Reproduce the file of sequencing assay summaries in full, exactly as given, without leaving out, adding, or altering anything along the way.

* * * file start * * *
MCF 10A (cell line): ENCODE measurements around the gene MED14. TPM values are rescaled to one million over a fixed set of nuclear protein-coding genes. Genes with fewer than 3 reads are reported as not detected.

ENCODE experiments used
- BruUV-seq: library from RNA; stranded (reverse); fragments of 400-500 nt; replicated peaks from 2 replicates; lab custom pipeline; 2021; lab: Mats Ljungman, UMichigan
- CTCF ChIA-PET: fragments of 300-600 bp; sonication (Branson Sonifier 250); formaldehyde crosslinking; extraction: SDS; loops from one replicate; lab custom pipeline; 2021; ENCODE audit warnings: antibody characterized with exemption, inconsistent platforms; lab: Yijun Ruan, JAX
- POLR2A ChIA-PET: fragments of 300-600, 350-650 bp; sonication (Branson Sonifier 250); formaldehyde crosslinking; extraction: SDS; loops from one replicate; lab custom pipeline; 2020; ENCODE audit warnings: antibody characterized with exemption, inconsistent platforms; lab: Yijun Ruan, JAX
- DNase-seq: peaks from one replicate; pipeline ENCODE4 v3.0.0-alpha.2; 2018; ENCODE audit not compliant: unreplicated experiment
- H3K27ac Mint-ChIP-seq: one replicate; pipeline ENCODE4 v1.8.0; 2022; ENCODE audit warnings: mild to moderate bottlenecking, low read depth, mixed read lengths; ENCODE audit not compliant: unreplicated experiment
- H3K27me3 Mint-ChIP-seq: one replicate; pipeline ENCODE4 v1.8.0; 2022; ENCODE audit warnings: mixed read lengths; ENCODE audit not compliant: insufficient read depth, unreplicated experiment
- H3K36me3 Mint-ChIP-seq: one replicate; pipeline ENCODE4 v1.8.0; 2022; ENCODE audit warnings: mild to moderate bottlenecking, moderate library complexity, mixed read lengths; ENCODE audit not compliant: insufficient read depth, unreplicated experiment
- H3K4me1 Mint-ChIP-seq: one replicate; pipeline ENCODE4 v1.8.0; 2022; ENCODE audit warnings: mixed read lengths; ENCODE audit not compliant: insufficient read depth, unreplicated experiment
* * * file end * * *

MCF 10A (cell line): ENCODE measurements around the gene MED14. TPM values are rescaled to one million over a fixed set of nuclear protein-coding genes. Genes with fewer than 3 reads are reported as not detected.

ENCODE experiments used
- BruUV-seq: library from RNA; stranded (reverse); fragments of 400-500 nt; replicated peaks from 2 replicates; lab custom pipeline; 2021; lab: Mats Ljungman, UMichigan
- CTCF ChIA-PET: fragments of 300-600 bp; sonication (Branson Sonifier 250); formaldehyde crosslinking; extraction: SDS; loops from one replicate; lab custom pipeline; 2021; ENCODE audit warnings: antibody characterized with exemption, inconsistent platforms; lab: Yijun Ruan, JAX
- POLR2A ChIA-PET: fragments of 300-600, 350-650 bp; sonication (Branson Sonifier 250); formaldehyde crosslinking; extraction: SDS; loops from one replicate; lab custom pipeline; 2020; ENCODE audit warnings: antibody characterized with exemption, inconsistent platforms; lab: Yijun Ruan, JAX
- DNase-seq: peaks from one replicate; pipeline ENCODE4 v3.0.0-alpha.2; 2018; ENCODE audit not compliant: unreplicated experiment
- H3K27ac Mint-ChIP-seq: one replicate; pipeline ENCODE4 v1.8.0; 2022; ENCODE audit warnings: mild to moderate bottlenecking, low read depth, mixed read lengths; ENCODE audit not compliant: unreplicated experiment
- H3K27me3 Mint-ChIP-seq: one replicate; pipeline ENCODE4 v1.8.0; 2022; ENCODE audit warnings: mixed read lengths; ENCODE audit not compliant: insufficient read depth, unreplicated experiment
- H3K36me3 Mint-ChIP-seq: one replicate; pipeline ENCODE4 v1.8.0; 2022; ENCODE audit warnings: mild to moderate bottlenecking, moderate library complexity, mixed read lengths; ENCODE audit not compliant: insufficient read depth, unreplicated experiment
- H3K4me1 Mint-ChIP-seq: one replicate; pipeline ENCODE4 v1.8.0; 2022; ENCODE audit warnings: mixed read lengths; ENCODE audit not compliant: insufficient read depth, unreplicated experiment